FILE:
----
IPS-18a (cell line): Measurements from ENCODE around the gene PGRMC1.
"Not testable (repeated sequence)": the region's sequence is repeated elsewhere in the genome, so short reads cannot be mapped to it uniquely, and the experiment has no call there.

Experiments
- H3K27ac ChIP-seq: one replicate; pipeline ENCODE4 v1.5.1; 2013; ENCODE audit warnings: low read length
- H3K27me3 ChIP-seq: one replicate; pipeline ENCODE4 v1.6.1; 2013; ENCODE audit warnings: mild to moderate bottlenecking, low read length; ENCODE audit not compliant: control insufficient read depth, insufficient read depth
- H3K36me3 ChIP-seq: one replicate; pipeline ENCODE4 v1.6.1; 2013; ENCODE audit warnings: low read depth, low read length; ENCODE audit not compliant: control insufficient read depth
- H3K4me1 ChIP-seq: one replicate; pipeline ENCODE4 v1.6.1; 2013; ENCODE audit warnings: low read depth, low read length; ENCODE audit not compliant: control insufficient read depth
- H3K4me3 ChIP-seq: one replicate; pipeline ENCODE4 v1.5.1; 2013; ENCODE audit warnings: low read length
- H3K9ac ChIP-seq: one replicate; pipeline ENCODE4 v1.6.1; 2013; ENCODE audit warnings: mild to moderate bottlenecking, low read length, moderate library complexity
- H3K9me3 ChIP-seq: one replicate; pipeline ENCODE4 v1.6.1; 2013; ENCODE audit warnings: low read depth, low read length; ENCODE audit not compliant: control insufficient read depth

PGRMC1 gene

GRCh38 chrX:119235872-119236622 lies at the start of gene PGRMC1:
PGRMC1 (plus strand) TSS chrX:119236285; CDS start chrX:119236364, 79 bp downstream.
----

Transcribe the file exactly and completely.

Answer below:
IPS-18a (cell line): Measurements from ENCODE around the gene PGRMC1.
"Not testable (repeated sequence)": the region's sequence is repeated elsewhere in the genome, so short reads cannot be mapped to it uniquely, and the experiment has no call there.

Experiments
- H3K27ac ChIP-seq: one replicate; pipeline ENCODE4 v1.5.1; 2013; ENCODE audit warnings: low read length
- H3K27me3 ChIP-seq: one replicate; pipeline ENCODE4 v1.6.1; 2013; ENCODE audit warnings: mild to moderate bottlenecking, low read length; ENCODE audit not compliant: control insufficient read depth, insufficient read depth
- H3K36me3 ChIP-seq: one replicate; pipeline ENCODE4 v1.6.1; 2013; ENCODE audit warnings: low read depth, low read length; ENCODE audit not compliant: control insufficient read depth
- H3K4me1 ChIP-seq: one replicate; pipeline ENCODE4 v1.6.1; 2013; ENCODE audit warnings: low read depth, low read length; ENCODE audit not compliant: control insufficient read depth
- H3K4me3 ChIP-seq: one replicate; pipeline ENCODE4 v1.5.1; 2013; ENCODE audit warnings: low read length
- H3K9ac ChIP-seq: one replicate; pipeline ENCODE4 v1.6.1; 2013; ENCODE audit warnings: mild to moderate bottlenecking, low read length, moderate library complexity
- H3K9me3 ChIP-seq: one replicate; pipeline ENCODE4 v1.6.1; 2013; ENCODE audit warnings: low read depth, low read length; ENCODE audit not compliant: control insufficient read depth

PGRMC1 gene

GRCh38 chrX:119235872-119236622 lies at the start of gene PGRMC1:
PGRMC1 (plus strand) TSS chrX:119236285; CDS start chrX:119236364, 79 bp downstream.